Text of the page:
It’s not letter but spirit that counts

Kuldip Nayar

HOWSOEVER prudent the budget, the fact remains that it encourages the status quo. Probably, Prime Minister Narender Modi’s government had UP elections in view. There is no new text proposal, nor is there any long term plan of how to collect revenue. The dependence is on the indirect taxation and the curtailment of subsidies. There is nothing wrong in resorting to such methods. But the adverse effect is obvious. Today’s India is crying for jobs. Thousands and thousands of graduates have no employment. The private sector has not expanded enough to absorb them. Agriculture is going up, as much as 4.1 per cent. But graduates want a white collar job, even though the salary is low. Finance Minister Arun Jaitley admits that the budget has not created job. But his defence is that if and when the economy picks up, the job will come.
It is no consolation to the college quitting students that the jobs would come sooner or later. Some relief has been given to the small scale industry. But this is not adequate for giving fillip to the sector. The public enterprises, which was supposed to touch the commanding heights, has failed to do so because it is starved of funds. The biggest drawback is that there is no planning. When the Prime Minister Narender Modi assumed the reins of government he wound up the Udhyog Bhawan. He did not believe in planning and thought it fit to spend as much money as required. There is nothing in such thinking except that there is no rhythm in expenditure. The government has felt the need but has left to the ministry concerned to plan its own expenditure.
There is still an obsession with us that deficit financing should be curtailed. When the inflation hovers around 3.5 per cent, there is no harm in spending more. The system can take it. Only by spending more, the country can have new enterprises, private and public. What has weighed with the finance minister is fiscal management, not political manoeuvring. That is the reason why the Rashtriya Syamsewak Sangh (RSS) has criticized the budget, arguing that expectations have not been met. Arun Jaitley was thinking of country’s fiscal health, even at the risk of annoying those who control the Bhartiya Janata Party (BJP).
By bringing down the contributions to the political parties, from rupees twenty thousands to two thousands, he has risked the annoyance of all political parties, including the Leftists. But he had his eyes fixed on presenting a balanced picture before the country. Therefore, touching the contribution to the political parties was essential. Markets have heaved a sigh of relief with Sensex zooming by 486 points when the budget was announced. There is, however, no any long-term capital gain tax on shares trading as many feared. Still the government should have in its mind some upper limit. It cannot be free for all. True, there is no planning commission, nor a socialistic pattern of society, as India’s first Prime Minister Jawaharlal Nehru had envisaged. But to have some contours for the economy are necessary.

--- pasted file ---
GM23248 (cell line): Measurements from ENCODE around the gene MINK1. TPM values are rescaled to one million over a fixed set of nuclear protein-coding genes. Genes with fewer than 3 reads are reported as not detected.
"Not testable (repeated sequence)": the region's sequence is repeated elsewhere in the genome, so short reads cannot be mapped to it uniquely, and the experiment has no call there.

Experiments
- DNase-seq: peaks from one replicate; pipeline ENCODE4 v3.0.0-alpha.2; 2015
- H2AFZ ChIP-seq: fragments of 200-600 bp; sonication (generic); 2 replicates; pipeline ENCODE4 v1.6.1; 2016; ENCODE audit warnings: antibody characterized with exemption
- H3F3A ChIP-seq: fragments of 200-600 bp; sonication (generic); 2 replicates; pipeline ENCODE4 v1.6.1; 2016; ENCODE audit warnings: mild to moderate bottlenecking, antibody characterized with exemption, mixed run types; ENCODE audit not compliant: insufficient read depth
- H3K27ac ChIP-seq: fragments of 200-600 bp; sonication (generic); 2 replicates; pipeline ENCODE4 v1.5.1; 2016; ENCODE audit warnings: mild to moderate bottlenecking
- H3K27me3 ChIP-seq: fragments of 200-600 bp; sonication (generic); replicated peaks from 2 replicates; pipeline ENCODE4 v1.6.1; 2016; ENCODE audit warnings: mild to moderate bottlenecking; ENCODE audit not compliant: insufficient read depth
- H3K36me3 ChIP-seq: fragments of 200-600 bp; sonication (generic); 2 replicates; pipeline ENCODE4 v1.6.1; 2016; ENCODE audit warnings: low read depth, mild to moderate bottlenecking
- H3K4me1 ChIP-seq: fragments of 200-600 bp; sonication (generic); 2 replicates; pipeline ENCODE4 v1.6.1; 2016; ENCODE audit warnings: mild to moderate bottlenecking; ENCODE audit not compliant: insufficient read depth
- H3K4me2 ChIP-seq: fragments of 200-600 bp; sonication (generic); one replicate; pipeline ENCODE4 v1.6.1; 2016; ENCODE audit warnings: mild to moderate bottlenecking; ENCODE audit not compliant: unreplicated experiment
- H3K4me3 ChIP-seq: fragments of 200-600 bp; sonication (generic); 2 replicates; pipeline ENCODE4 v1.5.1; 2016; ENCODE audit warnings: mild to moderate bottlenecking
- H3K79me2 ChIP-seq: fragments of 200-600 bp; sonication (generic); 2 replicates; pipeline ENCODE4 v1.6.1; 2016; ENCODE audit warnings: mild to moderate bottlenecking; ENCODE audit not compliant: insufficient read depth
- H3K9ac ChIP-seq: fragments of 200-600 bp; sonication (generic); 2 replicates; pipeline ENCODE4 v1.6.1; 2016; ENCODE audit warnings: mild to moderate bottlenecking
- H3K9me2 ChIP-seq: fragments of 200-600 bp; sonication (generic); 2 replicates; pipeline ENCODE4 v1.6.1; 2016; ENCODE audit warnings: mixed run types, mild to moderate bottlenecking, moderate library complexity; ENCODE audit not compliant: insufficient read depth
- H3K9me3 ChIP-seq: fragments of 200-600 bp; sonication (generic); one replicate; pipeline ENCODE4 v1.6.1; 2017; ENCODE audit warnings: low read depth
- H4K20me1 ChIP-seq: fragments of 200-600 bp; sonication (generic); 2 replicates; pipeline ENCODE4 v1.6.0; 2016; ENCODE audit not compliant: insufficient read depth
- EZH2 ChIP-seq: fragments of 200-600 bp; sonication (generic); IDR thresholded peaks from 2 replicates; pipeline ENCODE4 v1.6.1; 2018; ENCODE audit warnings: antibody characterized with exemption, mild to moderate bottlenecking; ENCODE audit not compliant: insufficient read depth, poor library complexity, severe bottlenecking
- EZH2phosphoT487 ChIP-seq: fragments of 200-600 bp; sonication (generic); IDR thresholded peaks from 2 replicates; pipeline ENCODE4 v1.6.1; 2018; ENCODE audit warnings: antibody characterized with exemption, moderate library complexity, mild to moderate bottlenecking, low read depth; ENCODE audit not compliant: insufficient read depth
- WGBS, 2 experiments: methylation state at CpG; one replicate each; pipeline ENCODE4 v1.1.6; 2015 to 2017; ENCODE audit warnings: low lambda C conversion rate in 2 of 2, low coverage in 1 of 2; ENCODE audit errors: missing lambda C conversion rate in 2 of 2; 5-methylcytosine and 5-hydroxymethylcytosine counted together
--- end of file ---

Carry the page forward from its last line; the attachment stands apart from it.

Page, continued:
To the common relief of the middle class, the government has proposed to halve the income tax to 5 per cent for those earning between rupees 2,50,000 and rupees 5,00,000 per annum. This will increase the number of tax payers because to hide money is also a great hazard. Many experienced it when they were exchanging the currency notes of rupees 500 and 1000. In the black market, they were sold at half the price. The Medicare scheme is noteworthy. The government’s decision to have the joint budget, the general and the railways, is a departure from the practice of many-many years. If I am not mistaken, this is the first time that joint budget has been presented before parliament since independence. If nothing else, it will keep railways out of politics.
Reducing corporate taxes for companies with an annual turnover up to Rs. 50 crore will benefit 96 per cent of companies. The idea of introducing electoral bonds is a novel one and possibly the first of its kind in the world. This will streamline and cleanse electoral funding. Banning cash transactions over rupees 3 lakhs will allow the banks to focus on value based banking rather than purely transaction banking. Abolition of Foreign Investment Promotion Board (FIPB) may streamline funds coming from abroad. Providing infrastructure status to affordable tenements and rationalisation of area will make the housing sector more competitive. It is good that the builders who do not deliver the houses on time are punished through the obligation to give back part of money to the people who have given the advance.
Modi’s government is half way from the general election. It has probably some prospective in view. But it is not visible and that is going to affect adversely the outcome of next general election. No doubt, he would like to have another term. His task has been made easy because Congress Vice-President Rahul Gandhi is not a formidable opponent.
The tragedy of reelecting Modi is strengthening the Hindutva. Those who take order from Nagpur, the headquarter of RSS cannot serve the country which has secularism as its ethos. The constitution which rules the country gives equal right to Hindus, Muslims, Sikhs and Christians. The BJP cannot challenge the letter of the constitution because of the Supreme Court which recently held that religion or caste cannot be used for propaganda purpose during the elections. It is not the letter but the spirit which counts. The economy will have to change accordingly.
—The writer is a veteran Indian journalist, syndicated columnist, human rights activist and author.
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